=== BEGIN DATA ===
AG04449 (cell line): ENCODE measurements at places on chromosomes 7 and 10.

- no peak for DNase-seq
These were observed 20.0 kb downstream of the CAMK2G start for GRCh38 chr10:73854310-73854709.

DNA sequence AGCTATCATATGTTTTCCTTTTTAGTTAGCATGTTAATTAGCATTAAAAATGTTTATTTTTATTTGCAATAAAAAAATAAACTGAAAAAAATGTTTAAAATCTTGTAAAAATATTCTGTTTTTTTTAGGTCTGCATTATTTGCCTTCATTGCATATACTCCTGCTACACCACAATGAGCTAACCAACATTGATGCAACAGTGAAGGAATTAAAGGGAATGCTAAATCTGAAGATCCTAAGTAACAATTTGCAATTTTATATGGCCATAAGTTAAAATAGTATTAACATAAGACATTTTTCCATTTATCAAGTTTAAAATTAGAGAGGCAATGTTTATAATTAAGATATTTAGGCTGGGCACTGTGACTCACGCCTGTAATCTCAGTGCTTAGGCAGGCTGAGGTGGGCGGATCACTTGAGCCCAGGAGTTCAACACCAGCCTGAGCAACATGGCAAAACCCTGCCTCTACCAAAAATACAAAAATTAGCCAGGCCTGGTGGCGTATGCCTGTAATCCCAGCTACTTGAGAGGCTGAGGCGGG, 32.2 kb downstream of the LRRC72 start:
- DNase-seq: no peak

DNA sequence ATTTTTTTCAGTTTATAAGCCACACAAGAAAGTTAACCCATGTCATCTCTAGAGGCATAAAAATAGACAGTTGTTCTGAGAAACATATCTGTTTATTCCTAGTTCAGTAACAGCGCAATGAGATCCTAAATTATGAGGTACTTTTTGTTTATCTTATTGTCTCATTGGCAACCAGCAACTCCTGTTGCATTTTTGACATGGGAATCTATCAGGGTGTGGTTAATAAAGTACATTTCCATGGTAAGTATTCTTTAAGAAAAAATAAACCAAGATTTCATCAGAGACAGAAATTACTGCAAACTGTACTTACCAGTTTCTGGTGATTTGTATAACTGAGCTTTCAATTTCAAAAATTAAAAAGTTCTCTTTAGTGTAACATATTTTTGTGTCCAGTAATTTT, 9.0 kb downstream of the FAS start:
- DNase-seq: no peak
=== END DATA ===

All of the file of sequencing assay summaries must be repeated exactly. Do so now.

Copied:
AG04449 (cell line): ENCODE measurements at places on chromosomes 7 and 10.

- no peak for DNase-seq
These were observed 20.0 kb downstream of the CAMK2G start for GRCh38 chr10:73854310-73854709.

DNA sequence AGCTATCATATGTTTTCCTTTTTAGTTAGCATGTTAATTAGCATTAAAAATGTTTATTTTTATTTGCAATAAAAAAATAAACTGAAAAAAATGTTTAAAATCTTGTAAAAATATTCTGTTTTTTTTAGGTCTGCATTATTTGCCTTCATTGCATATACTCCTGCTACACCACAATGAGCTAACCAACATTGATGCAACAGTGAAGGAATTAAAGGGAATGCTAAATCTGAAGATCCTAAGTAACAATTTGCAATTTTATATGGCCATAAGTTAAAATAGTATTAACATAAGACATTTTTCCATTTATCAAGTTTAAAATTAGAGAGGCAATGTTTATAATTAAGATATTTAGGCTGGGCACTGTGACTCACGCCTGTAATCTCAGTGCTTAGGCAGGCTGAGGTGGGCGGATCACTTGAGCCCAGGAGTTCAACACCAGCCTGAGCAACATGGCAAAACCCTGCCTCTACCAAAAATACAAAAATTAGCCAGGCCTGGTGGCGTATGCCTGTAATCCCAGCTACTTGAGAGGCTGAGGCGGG, 32.2 kb downstream of the LRRC72 start:
- DNase-seq: no peak

DNA sequence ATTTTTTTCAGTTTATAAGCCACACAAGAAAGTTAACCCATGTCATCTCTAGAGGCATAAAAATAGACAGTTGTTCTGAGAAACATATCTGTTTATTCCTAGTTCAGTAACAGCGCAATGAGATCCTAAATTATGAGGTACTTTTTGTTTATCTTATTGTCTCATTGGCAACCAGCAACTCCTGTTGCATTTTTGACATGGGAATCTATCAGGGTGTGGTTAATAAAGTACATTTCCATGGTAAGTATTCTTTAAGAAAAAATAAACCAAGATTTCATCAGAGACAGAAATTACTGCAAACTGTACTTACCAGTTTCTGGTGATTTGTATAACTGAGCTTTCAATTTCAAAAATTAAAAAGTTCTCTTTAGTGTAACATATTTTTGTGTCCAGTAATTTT, 9.0 kb downstream of the FAS start:
- DNase-seq: no peak